Eight (other) ways your prospects are judging you


Share on LinkedIn

It would be great if prospects evaluated your proposal purely on its merits – what it is, what it does, what it could enable or unlock or solve for their business. But none of us work and make decisions that narrowly. We want to have confidence in the business we’re buying from, as well as feel good about the individual we’re directly working with.

Your prospects are judging you, just as much if not more than they’re judging what you’re selling. How you come across to them, passively and via online channels that take mere seconds to uncover, is incredibly important. And it’s more than just the first Google search.

If you’re lucky, prospects find and judge these channels after they’re already engaged with you, so you at least have the opportunity to combat or debunk something they didn’t like. Unfortunately, you’re likely losing a lot more business from prospects who see a warning sign and never call you in the first place.

The following list is far from exhaustive, but is a good place to start in identifying potential weak points in your current public face. Some of these may seem intuitive, but I wouldn’t raise them if they weren’t still such a big problem for businesses and individual sellers.

  • Google: What do they find with a simple search? Success stories? Customer complaints? Your amazing content both on your site and published throughout the Web? This is the external evaluation tool most companies think about. The following, however, are at least equally important.
  • Your home page: Anything up there that dates you? Demonstrates you haven’t been keeping the content fresh? If the headline on your Web site sidebar announces a partnership signed in 2009, well, what have you been doing since then?
  • Company social networks: When’s the last time you updated or engaged? If it’s been dormant for awhile, it may imply (rightly or wrongly) that you’re not doing business anymore. There are a variety of tools you can use to at least automate the curation of new content into these networks, with minimal time and effort, to keep them fresh.
  • Company blog: Even if you keep it active, is it mostly posts and news about your company? Prospects today expect blogs to deliver value independent of what you’re selling. The occasional announcement is fine, but as a rule, expect 90 percent of your blog content to be about the customer and their problems, not yours.
  • Personal social networks: The prospect may be evaluating your business, but they’re checking you out (personally) as well. Anything on your Facebook page that might be a bit embarrassing? Any personal tweets that may not put you in the best light?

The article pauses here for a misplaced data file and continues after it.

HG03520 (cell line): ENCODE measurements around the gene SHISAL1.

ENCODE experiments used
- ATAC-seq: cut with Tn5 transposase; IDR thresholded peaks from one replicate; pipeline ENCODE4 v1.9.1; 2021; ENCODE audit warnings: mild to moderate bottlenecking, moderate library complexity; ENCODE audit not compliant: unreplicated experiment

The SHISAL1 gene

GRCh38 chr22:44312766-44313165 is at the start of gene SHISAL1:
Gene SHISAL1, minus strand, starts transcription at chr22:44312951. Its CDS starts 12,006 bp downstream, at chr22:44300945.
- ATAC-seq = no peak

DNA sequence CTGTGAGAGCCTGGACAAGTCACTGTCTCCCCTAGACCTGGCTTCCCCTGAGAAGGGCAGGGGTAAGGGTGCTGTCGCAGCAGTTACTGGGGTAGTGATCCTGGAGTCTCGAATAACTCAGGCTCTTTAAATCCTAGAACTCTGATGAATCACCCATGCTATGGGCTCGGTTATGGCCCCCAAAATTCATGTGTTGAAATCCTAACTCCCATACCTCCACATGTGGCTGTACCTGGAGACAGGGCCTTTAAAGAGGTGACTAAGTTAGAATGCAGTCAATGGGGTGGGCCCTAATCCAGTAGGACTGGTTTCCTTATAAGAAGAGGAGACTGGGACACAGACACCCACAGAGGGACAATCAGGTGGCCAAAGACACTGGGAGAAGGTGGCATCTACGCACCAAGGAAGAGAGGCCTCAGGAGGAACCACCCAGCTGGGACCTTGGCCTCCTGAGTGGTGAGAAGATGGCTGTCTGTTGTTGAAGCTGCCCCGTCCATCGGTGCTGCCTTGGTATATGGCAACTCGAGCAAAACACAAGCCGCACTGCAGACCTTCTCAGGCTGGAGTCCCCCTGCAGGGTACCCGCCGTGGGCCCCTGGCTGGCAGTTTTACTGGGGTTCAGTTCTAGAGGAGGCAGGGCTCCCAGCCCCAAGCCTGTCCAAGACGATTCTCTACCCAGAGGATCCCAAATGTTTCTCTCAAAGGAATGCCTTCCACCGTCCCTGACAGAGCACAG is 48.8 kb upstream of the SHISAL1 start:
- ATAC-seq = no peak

• LinkedIn: Is your LinkedIn history up to date? Does the profile for your current role not only “sell” you as a professional, but also how your business can help its customers?
  • Press release archive: Maybe you’re not very active in PR. That may be fine. But if your last press release listed is from three years ago? Not good.
  • Upcoming event listings: Many company Web sites list upcoming events – trade shows, webinars, customer events, etc. Unfortunately, many companies fail to keep these actively up to date. Even a recently-completed webinar that still appears on your site as if it occurs in the future can make you look dull. Easiest way to solve for this is to make recordings of past events available on-demand. These still count as events, but make you look good without worrying about a “live” date listed in the past.
  • Misspellings and grammar mistakes: The little things matter. Misspelled words, clear punctuation mistakes, and similar problems can be perceived as the tip of the iceberg for how your company does business, pays attention to detail, and generally operates in a professional manner.

What’s missing from this list? What warning signs do you often find (online or offline) that turn you away from prospective vendors or partners?

Republished with author's permission from original post.

Matt Heinz
Prolific author and nationally recognized, award-winning blogger, Matt Heinz is President and Founder of Heinz Marketing with 20 years of marketing, business development and sales experience from a variety of organizations and industries. He is a dynamic speaker, memorable not only for his keen insight and humor, but his actionable and motivating takeaways.Matt’s career focuses on consistently delivering measurable results with greater sales, revenue growth, product success and customer loyalty.


Please use comments to add value to the discussion. Maximum one link to an educational blog post or article. We will NOT PUBLISH brief comments like "good post," comments that mainly promote links, or comments with links to companies, products, or services.

Please enter your comment!
Please enter your name here